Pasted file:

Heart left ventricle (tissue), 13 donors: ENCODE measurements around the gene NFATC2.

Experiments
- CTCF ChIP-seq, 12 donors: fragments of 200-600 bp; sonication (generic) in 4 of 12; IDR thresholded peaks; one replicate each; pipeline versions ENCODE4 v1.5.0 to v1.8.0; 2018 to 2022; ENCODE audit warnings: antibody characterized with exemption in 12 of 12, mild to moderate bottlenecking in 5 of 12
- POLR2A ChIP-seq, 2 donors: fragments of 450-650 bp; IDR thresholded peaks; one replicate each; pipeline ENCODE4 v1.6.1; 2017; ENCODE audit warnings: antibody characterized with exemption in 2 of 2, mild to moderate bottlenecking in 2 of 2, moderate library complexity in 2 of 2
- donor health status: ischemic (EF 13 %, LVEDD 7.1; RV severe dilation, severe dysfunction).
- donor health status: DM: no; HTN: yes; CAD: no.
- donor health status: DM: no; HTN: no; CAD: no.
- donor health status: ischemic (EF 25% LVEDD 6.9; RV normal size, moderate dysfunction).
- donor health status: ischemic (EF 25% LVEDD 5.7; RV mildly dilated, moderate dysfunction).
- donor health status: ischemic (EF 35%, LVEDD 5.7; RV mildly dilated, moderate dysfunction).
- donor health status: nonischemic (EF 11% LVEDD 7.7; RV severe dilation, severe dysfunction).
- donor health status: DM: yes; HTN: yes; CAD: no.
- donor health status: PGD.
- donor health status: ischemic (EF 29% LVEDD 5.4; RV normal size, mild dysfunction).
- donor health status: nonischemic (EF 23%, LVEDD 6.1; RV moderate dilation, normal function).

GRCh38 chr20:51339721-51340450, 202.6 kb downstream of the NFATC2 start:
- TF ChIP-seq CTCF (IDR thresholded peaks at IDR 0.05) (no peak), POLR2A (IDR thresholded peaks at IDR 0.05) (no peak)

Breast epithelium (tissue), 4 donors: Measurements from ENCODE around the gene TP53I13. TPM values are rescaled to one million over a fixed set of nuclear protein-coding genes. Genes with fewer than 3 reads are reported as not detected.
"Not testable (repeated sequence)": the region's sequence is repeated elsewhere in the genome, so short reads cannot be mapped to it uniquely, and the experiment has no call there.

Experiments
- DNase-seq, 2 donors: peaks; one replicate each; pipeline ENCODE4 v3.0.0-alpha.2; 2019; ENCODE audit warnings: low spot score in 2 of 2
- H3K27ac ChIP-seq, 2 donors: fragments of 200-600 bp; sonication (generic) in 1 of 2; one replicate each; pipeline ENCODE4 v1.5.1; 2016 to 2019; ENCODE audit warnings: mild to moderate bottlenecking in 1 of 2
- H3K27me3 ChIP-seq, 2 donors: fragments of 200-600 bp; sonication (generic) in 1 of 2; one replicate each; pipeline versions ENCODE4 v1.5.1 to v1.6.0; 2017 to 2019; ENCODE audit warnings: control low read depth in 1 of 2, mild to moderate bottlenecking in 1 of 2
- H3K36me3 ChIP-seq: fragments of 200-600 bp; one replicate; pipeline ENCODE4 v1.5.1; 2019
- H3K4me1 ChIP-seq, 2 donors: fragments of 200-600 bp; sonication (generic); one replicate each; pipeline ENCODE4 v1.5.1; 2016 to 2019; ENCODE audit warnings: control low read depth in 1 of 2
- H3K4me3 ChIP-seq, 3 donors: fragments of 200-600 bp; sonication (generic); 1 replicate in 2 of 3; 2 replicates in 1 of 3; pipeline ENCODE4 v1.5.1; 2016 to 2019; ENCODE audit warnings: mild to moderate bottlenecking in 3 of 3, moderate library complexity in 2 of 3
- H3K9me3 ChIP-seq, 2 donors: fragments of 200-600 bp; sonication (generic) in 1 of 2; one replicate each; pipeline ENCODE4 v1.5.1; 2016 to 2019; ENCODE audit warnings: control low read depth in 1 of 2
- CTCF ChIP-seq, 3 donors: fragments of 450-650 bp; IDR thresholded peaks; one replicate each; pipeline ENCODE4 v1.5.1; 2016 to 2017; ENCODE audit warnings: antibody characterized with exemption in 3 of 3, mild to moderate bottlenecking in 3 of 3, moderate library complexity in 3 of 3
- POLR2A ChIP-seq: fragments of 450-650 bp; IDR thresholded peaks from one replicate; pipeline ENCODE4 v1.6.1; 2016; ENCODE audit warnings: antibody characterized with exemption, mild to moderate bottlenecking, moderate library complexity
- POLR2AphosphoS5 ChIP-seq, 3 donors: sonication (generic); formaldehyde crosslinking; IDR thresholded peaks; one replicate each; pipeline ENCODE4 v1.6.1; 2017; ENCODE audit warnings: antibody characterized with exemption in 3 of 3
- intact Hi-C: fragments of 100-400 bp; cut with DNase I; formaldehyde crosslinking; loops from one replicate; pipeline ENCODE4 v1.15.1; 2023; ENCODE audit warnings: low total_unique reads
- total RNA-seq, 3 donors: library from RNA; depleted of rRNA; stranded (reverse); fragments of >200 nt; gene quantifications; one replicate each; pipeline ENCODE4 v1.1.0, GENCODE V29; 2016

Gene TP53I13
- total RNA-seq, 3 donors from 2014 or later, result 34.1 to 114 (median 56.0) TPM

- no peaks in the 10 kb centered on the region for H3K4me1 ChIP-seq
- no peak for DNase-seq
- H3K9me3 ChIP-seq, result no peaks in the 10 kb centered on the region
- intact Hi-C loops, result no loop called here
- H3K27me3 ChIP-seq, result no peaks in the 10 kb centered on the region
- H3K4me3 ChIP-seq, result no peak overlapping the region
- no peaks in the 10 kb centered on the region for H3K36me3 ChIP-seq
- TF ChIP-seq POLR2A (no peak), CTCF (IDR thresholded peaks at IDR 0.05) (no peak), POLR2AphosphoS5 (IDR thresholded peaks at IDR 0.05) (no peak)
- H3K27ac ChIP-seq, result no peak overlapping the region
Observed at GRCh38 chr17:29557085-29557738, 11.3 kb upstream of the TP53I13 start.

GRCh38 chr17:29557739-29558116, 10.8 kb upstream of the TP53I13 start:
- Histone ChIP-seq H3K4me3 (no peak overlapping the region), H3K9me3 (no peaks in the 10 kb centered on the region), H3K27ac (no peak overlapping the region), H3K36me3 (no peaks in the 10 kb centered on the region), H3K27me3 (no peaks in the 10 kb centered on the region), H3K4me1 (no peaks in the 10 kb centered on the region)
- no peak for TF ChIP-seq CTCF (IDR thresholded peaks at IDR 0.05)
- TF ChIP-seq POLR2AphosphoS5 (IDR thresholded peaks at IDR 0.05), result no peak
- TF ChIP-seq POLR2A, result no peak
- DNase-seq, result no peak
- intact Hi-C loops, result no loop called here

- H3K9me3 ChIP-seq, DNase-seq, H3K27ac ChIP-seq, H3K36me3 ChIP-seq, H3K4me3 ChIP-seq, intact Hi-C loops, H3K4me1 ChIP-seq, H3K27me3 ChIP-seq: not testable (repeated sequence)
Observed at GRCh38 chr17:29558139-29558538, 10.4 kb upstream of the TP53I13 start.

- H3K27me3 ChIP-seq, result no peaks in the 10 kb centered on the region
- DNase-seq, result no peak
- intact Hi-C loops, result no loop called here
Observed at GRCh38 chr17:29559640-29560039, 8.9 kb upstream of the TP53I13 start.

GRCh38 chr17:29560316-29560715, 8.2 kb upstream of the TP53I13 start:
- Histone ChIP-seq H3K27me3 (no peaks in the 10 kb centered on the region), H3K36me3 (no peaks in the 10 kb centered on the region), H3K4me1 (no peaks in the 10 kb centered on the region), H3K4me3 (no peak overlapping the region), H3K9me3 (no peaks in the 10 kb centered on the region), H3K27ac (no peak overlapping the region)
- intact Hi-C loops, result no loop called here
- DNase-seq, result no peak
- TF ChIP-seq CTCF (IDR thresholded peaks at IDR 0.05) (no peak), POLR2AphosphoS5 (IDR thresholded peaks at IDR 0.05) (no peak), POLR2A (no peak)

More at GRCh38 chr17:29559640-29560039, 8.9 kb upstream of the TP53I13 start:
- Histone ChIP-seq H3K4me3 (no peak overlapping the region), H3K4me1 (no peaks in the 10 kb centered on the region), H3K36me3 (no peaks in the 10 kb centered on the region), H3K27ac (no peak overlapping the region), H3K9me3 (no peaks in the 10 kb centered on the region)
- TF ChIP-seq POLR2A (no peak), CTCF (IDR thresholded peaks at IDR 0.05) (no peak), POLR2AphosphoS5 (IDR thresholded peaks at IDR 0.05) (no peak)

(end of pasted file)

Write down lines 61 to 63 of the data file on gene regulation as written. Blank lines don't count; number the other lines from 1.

- DNase-seq, result no peak
- TF ChIP-seq CTCF (IDR thresholded peaks at IDR 0.05) (no peak), POLR2AphosphoS5 (IDR thresholded peaks at IDR 0.05) (no peak), POLR2A (no peak)

More at GRCh38 chr17:29559640-29560039, 8.9 kb upstream of the TP53I13 start: